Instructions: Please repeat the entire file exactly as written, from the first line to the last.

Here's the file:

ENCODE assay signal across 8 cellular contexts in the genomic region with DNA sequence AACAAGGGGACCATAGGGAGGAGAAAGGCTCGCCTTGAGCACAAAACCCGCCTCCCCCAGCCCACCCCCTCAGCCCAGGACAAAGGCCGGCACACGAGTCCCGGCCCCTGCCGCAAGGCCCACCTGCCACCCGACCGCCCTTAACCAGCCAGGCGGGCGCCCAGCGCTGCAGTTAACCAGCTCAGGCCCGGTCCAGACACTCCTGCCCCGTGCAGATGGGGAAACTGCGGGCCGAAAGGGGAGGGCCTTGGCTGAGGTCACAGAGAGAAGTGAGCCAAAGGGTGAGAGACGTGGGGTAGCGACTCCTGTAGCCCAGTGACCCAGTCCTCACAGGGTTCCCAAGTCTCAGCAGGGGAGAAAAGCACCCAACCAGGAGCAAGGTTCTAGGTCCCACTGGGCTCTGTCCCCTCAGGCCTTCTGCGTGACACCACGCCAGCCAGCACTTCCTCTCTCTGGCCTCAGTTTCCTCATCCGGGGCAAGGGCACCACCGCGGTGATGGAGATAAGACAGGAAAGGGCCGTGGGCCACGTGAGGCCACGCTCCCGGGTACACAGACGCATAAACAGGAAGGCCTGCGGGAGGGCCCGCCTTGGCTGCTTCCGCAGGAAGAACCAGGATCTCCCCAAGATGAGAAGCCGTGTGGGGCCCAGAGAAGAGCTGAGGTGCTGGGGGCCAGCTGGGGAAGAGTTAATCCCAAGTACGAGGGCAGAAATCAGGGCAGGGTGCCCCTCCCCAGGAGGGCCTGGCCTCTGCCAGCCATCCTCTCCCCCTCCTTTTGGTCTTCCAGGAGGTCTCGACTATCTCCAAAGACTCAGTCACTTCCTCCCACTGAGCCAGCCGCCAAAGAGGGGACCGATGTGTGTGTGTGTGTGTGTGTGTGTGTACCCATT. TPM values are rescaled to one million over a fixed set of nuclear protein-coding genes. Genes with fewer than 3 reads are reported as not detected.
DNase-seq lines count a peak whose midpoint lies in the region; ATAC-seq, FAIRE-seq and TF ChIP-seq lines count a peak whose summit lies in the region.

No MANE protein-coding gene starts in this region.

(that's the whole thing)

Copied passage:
ENCODE assay signal across 8 cellular contexts in the genomic region with DNA sequence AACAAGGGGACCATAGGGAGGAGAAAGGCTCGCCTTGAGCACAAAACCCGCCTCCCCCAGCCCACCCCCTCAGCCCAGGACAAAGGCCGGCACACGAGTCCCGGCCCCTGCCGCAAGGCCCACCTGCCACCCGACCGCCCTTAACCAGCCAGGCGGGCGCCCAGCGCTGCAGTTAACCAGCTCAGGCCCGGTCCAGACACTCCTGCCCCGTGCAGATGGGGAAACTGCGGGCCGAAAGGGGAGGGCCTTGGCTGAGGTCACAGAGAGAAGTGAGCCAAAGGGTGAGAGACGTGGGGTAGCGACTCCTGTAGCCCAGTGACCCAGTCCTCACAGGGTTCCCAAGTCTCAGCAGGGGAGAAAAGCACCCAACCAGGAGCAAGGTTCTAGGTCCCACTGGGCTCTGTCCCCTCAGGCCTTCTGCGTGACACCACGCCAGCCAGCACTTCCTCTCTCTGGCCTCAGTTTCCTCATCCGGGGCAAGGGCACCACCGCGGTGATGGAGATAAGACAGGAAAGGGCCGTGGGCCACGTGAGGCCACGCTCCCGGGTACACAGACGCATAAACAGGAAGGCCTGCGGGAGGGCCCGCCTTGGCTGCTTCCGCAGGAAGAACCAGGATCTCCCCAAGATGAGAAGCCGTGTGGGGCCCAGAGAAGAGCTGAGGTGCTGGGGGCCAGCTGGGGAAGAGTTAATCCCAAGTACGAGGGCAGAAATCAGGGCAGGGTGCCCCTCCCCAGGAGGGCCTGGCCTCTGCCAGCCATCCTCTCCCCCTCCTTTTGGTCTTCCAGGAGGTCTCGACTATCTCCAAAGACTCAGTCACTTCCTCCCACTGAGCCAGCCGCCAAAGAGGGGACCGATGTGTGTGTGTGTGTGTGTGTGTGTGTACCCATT. TPM values are rescaled to one million over a fixed set of nuclear protein-coding genes. Genes with fewer than 3 reads are reported as not detected.
DNase-seq lines count a peak whose midpoint lies in the region; ATAC-seq, FAIRE-seq and TF ChIP-seq lines count a peak whose summit lies in the region.

No MANE protein-coding gene starts in this region.